Developmental differences in the biobehavioral consequences of immune activation in early life were investigated in two lines of mice selectively bred for high and low levels of inter-male aggressive behavior. At age 5 or 6 days, male mice were administered saline or 0.05 mg/kg gram-negative bacterial endotoxin (Escherichia coli, LPS, ip). There was a transient endotoxin-induced reduction in the growth rate of the neonates in the high-aggressive line. At age 45-50 days, the animals' behaviors were assessed in a dyadic task. Hypothalami and sera were harvested 20 min later. Rates of socially reactive behaviors to conspecific contact (i.e., kick, startle) were increased in the endotoxin-treated groups from both lines. For the high-aggressive line only, endotoxin treatment increased behavioral immobility, decreased attack frequency, and decreased levels of hypothalamic corticotrophin-releasing factor (CRF). The effects of endotoxin exposure in early life on socially reactive behaviors in later life were associated with endotoxin-induced individual differences in CRF levels in the high-aggressive line but not the low-aggressive line. The findings demonstrate long term social developmental consequences of immune activation during the neonatal period.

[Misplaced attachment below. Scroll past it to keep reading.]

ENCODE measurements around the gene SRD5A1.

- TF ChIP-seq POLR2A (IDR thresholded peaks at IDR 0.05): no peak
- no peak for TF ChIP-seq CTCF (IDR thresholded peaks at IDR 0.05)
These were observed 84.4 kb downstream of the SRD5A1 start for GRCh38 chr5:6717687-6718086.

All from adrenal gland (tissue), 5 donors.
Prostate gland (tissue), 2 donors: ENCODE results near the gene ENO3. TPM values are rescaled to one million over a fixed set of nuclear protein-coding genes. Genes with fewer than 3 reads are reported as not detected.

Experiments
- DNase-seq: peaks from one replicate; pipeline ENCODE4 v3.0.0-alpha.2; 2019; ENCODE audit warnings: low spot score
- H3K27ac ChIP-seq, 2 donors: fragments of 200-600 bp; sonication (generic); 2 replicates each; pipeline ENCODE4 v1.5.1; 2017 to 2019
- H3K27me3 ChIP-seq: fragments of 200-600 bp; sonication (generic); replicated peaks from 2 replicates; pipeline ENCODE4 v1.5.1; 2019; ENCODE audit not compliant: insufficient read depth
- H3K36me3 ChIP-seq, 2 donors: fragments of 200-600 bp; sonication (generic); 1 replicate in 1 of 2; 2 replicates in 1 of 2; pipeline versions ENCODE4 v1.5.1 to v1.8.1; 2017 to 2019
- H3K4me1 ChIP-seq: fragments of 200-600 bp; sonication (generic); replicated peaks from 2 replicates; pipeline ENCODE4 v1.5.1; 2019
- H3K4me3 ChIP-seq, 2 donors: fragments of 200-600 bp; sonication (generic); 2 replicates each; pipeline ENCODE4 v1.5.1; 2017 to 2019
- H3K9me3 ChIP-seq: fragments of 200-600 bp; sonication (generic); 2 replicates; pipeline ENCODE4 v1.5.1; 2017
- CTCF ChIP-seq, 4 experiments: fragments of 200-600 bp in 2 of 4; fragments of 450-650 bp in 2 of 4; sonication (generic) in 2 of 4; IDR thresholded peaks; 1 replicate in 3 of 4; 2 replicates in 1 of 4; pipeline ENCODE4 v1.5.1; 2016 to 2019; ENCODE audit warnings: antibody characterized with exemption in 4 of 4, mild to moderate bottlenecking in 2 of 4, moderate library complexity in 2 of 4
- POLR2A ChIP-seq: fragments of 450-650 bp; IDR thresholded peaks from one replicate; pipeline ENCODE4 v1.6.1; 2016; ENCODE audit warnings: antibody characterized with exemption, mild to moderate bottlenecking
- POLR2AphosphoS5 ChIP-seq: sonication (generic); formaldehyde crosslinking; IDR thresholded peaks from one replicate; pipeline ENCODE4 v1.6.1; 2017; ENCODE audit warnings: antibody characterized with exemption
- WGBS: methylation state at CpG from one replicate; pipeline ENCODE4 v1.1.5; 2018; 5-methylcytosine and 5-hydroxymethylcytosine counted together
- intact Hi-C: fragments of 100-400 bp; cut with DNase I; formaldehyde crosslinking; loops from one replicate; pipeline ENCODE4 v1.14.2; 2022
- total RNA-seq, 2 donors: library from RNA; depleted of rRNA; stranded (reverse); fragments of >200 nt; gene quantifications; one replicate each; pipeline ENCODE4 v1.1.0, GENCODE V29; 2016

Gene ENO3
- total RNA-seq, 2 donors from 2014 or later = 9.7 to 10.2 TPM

ASJC Scopus subject areas
- Endocrine and Autonomic Systems
- Behavioral Neuroscience